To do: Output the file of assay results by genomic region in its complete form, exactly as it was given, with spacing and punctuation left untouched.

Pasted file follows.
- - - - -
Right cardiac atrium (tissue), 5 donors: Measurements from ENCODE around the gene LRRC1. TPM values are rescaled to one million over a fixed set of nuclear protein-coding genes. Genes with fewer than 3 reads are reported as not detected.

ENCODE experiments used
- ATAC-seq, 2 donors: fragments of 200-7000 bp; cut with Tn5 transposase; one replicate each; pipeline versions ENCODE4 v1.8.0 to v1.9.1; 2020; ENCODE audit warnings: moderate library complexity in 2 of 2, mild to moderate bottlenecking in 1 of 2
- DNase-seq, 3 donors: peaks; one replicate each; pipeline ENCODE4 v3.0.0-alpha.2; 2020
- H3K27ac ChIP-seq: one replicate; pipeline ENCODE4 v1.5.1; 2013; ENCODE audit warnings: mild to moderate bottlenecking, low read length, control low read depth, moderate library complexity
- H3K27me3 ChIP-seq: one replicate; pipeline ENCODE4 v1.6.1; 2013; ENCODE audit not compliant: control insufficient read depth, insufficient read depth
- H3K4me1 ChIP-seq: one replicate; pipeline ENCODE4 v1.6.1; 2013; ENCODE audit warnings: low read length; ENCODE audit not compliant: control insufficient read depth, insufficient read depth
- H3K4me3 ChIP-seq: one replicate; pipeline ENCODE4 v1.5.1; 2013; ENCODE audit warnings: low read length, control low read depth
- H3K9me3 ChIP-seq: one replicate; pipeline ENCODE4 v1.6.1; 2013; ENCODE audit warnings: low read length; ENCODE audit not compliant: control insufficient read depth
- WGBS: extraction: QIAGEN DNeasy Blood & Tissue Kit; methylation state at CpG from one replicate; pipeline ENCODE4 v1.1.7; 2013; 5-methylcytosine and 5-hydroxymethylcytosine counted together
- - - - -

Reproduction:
Right cardiac atrium (tissue), 5 donors: Measurements from ENCODE around the gene LRRC1. TPM values are rescaled to one million over a fixed set of nuclear protein-coding genes. Genes with fewer than 3 reads are reported as not detected.

ENCODE experiments used
- ATAC-seq, 2 donors: fragments of 200-7000 bp; cut with Tn5 transposase; one replicate each; pipeline versions ENCODE4 v1.8.0 to v1.9.1; 2020; ENCODE audit warnings: moderate library complexity in 2 of 2, mild to moderate bottlenecking in 1 of 2
- DNase-seq, 3 donors: peaks; one replicate each; pipeline ENCODE4 v3.0.0-alpha.2; 2020
- H3K27ac ChIP-seq: one replicate; pipeline ENCODE4 v1.5.1; 2013; ENCODE audit warnings: mild to moderate bottlenecking, low read length, control low read depth, moderate library complexity
- H3K27me3 ChIP-seq: one replicate; pipeline ENCODE4 v1.6.1; 2013; ENCODE audit not compliant: control insufficient read depth, insufficient read depth
- H3K4me1 ChIP-seq: one replicate; pipeline ENCODE4 v1.6.1; 2013; ENCODE audit warnings: low read length; ENCODE audit not compliant: control insufficient read depth, insufficient read depth
- H3K4me3 ChIP-seq: one replicate; pipeline ENCODE4 v1.5.1; 2013; ENCODE audit warnings: low read length, control low read depth
- H3K9me3 ChIP-seq: one replicate; pipeline ENCODE4 v1.6.1; 2013; ENCODE audit warnings: low read length; ENCODE audit not compliant: control insufficient read depth
- WGBS: extraction: QIAGEN DNeasy Blood & Tissue Kit; methylation state at CpG from one replicate; pipeline ENCODE4 v1.1.7; 2013; 5-methylcytosine and 5-hydroxymethylcytosine counted together